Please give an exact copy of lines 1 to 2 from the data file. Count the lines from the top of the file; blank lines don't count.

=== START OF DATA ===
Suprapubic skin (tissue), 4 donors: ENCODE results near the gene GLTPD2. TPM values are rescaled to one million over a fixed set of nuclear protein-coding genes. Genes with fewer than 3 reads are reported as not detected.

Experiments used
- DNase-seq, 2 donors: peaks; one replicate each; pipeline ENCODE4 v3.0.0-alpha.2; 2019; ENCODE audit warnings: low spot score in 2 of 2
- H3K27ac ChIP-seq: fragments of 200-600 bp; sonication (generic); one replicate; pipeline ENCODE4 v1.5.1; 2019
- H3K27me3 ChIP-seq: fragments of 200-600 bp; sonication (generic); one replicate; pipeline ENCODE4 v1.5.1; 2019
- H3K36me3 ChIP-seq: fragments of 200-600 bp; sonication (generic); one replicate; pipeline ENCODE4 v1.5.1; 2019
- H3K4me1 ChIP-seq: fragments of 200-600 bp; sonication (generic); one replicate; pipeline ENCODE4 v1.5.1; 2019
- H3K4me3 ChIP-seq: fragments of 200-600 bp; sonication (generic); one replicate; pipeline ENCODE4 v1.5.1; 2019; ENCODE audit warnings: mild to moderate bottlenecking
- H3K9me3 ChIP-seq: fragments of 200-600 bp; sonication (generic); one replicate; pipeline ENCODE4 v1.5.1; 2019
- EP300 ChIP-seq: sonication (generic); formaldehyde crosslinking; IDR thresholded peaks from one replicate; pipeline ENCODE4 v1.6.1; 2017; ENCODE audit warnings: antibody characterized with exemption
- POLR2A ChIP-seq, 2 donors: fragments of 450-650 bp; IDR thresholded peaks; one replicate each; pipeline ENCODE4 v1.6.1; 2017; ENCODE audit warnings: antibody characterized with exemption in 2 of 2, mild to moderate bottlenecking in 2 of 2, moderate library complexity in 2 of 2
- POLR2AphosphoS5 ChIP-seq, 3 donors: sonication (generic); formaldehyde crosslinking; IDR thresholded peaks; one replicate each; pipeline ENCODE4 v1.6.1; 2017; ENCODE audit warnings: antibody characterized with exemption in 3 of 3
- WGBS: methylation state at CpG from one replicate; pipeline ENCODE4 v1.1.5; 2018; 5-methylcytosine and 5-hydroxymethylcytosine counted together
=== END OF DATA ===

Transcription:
Suprapubic skin (tissue), 4 donors: ENCODE results near the gene GLTPD2. TPM values are rescaled to one million over a fixed set of nuclear protein-coding genes. Genes with fewer than 3 reads are reported as not detected.

Experiments used